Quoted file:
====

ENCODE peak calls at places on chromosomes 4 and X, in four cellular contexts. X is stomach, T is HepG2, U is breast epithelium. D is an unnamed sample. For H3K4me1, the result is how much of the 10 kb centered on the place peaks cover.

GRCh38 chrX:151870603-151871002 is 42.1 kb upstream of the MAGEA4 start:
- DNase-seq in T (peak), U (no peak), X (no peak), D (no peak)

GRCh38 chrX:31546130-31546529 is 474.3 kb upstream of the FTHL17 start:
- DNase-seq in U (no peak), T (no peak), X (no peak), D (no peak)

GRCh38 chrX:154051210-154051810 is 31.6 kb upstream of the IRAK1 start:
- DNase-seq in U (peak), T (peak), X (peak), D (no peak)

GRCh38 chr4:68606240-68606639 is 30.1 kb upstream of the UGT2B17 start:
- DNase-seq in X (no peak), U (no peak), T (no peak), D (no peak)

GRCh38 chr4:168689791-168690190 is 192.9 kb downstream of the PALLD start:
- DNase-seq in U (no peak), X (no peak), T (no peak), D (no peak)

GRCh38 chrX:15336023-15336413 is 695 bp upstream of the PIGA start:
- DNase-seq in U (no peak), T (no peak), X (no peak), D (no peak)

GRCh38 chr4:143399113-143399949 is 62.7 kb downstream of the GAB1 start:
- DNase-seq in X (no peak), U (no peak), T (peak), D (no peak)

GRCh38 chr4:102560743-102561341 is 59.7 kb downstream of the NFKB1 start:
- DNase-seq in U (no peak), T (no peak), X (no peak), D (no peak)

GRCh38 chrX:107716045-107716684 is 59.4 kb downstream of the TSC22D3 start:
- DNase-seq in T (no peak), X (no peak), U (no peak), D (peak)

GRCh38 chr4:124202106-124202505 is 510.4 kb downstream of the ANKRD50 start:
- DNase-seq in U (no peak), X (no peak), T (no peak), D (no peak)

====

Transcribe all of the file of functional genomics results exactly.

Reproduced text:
ENCODE peak calls at places on chromosomes 4 and X, in four cellular contexts. X is stomach, T is HepG2, U is breast epithelium. D is an unnamed sample. For H3K4me1, the result is how much of the 10 kb centered on the place peaks cover.

GRCh38 chrX:151870603-151871002 is 42.1 kb upstream of the MAGEA4 start:
- DNase-seq in T (peak), U (no peak), X (no peak), D (no peak)

GRCh38 chrX:31546130-31546529 is 474.3 kb upstream of the FTHL17 start:
- DNase-seq in U (no peak), T (no peak), X (no peak), D (no peak)

GRCh38 chrX:154051210-154051810 is 31.6 kb upstream of the IRAK1 start:
- DNase-seq in U (peak), T (peak), X (peak), D (no peak)

GRCh38 chr4:68606240-68606639 is 30.1 kb upstream of the UGT2B17 start:
- DNase-seq in X (no peak), U (no peak), T (no peak), D (no peak)

GRCh38 chr4:168689791-168690190 is 192.9 kb downstream of the PALLD start:
- DNase-seq in U (no peak), X (no peak), T (no peak), D (no peak)

GRCh38 chrX:15336023-15336413 is 695 bp upstream of the PIGA start:
- DNase-seq in U (no peak), T (no peak), X (no peak), D (no peak)

GRCh38 chr4:143399113-143399949 is 62.7 kb downstream of the GAB1 start:
- DNase-seq in X (no peak), U (no peak), T (peak), D (no peak)

GRCh38 chr4:102560743-102561341 is 59.7 kb downstream of the NFKB1 start:
- DNase-seq in U (no peak), T (no peak), X (no peak), D (no peak)

GRCh38 chrX:107716045-107716684 is 59.4 kb downstream of the TSC22D3 start:
- DNase-seq in T (no peak), X (no peak), U (no peak), D (peak)

GRCh38 chr4:124202106-124202505 is 510.4 kb downstream of the ANKRD50 start:
- DNase-seq in U (no peak), X (no peak), T (no peak), D (no peak)